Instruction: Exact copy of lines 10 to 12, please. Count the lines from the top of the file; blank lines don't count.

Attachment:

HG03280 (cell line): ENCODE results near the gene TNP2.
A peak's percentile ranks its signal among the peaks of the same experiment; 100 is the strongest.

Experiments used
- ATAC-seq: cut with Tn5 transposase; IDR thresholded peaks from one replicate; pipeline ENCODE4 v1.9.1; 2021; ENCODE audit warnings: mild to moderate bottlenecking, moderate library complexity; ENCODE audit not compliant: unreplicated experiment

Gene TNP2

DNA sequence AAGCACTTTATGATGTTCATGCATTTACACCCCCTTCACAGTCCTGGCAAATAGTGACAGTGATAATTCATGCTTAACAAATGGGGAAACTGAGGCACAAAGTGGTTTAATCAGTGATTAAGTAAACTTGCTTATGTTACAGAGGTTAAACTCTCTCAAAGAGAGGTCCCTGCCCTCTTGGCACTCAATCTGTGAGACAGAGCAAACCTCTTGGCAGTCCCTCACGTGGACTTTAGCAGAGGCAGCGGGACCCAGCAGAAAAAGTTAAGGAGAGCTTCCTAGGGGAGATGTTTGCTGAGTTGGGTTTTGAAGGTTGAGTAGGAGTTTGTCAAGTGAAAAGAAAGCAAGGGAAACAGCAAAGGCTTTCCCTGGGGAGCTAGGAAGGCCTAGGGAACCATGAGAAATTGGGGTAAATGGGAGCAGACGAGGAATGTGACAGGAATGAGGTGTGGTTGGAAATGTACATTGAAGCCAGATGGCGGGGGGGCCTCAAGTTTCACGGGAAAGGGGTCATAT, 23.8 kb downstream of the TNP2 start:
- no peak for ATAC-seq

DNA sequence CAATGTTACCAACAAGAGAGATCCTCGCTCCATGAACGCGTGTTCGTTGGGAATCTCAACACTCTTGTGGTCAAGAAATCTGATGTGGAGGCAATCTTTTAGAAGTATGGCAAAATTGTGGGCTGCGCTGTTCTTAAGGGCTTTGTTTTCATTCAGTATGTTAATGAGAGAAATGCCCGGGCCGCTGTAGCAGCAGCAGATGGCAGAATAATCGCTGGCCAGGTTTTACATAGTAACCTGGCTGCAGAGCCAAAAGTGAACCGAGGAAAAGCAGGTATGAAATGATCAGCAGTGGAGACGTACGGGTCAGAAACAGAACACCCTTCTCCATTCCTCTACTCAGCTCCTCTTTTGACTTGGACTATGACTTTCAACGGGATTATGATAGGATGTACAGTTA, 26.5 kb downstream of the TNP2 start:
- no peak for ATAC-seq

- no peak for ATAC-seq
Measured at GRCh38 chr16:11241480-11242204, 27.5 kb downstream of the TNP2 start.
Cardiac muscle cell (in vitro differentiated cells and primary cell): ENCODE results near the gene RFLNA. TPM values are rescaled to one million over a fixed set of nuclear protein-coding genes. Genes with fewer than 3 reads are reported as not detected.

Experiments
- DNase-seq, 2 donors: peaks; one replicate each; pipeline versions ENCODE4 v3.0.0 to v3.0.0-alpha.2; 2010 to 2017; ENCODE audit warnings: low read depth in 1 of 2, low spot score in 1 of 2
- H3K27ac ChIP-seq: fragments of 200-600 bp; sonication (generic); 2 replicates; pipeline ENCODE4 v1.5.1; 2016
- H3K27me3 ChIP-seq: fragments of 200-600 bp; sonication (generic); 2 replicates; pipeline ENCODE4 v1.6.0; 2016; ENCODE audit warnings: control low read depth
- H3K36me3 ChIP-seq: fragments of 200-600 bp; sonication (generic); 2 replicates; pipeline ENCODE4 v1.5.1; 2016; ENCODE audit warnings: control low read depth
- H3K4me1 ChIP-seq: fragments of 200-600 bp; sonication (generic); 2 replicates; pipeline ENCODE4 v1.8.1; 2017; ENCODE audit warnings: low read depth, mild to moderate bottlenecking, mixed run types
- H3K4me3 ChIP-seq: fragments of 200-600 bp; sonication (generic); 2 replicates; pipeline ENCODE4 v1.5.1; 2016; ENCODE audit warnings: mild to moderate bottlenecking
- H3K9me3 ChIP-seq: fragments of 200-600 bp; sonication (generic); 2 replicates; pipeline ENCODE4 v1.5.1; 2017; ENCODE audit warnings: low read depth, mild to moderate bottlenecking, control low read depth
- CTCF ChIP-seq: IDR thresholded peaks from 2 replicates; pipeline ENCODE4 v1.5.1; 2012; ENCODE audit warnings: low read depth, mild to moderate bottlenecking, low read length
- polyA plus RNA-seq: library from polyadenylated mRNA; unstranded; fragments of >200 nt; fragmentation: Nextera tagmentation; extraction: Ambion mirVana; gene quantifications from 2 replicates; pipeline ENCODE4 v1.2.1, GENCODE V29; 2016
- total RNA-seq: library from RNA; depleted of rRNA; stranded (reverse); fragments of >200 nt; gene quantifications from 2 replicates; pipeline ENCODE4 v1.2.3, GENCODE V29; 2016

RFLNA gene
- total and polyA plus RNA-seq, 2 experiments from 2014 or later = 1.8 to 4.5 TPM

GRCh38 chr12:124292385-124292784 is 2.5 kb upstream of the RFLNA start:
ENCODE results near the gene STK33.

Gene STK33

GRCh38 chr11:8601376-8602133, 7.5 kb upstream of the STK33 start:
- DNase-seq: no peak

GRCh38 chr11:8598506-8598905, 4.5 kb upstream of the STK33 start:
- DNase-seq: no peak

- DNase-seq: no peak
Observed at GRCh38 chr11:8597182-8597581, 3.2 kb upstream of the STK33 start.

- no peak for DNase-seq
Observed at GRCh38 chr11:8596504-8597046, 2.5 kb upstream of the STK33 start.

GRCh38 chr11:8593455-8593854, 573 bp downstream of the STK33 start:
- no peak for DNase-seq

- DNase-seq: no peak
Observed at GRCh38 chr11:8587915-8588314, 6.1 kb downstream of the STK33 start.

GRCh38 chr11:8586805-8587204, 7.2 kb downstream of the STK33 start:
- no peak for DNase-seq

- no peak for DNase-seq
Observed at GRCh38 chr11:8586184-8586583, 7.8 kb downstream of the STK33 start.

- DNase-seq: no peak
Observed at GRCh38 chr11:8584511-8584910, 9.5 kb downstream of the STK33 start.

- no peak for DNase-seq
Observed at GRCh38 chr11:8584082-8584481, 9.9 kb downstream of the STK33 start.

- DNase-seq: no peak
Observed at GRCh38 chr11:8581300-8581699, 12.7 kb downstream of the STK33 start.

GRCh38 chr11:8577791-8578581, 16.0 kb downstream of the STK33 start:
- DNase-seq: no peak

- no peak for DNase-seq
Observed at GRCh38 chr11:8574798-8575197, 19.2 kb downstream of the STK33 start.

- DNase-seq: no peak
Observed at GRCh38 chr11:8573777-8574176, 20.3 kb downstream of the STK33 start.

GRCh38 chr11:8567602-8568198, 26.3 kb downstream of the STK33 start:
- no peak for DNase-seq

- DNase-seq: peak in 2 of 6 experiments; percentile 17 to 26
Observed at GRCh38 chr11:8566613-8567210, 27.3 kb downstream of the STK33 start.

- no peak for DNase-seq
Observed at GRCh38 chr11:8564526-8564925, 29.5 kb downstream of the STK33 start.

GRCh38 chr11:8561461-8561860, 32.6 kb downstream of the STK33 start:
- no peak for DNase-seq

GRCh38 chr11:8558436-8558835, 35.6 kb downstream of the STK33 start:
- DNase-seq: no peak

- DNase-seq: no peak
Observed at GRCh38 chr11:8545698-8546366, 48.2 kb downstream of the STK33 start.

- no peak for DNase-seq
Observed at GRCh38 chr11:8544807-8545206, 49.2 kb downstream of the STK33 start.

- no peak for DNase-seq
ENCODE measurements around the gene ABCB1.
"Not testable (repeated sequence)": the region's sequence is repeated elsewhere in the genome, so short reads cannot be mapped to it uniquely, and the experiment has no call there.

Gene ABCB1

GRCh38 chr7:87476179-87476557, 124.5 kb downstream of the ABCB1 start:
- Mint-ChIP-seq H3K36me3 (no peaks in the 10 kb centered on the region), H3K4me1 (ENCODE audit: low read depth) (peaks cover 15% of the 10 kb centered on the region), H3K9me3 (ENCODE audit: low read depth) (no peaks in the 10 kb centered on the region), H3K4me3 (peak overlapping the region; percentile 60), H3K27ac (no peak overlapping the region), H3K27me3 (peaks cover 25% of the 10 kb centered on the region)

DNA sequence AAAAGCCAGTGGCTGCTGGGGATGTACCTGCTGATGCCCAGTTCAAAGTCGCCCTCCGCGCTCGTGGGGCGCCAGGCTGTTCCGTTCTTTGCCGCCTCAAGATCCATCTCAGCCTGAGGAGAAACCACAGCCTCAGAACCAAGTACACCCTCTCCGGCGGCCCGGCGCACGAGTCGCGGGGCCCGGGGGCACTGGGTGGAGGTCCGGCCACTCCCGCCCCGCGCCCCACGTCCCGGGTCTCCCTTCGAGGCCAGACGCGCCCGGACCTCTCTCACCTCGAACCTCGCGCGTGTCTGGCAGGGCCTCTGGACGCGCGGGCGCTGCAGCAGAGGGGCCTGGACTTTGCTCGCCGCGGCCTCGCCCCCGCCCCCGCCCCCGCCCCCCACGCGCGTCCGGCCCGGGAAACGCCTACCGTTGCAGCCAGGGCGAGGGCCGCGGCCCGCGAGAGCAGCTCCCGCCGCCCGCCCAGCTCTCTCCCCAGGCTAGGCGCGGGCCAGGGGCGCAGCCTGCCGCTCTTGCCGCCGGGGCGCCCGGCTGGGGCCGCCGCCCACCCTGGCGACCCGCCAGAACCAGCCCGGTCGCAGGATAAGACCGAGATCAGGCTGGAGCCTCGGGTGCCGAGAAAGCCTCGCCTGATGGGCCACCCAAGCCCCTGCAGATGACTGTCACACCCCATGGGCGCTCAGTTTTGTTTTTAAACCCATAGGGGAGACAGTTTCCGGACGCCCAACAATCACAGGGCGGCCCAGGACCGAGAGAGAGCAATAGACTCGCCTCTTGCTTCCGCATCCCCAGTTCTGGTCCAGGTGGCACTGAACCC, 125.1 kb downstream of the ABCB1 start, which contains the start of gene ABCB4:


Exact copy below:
- no peak for ATAC-seq
Measured at GRCh38 chr16:11241480-11242204, 27.5 kb downstream of the TNP2 start.
Cardiac muscle cell (in vitro differentiated cells and primary cell): ENCODE results near the gene RFLNA. TPM values are rescaled to one million over a fixed set of nuclear protein-coding genes. Genes with fewer than 3 reads are reported as not detected.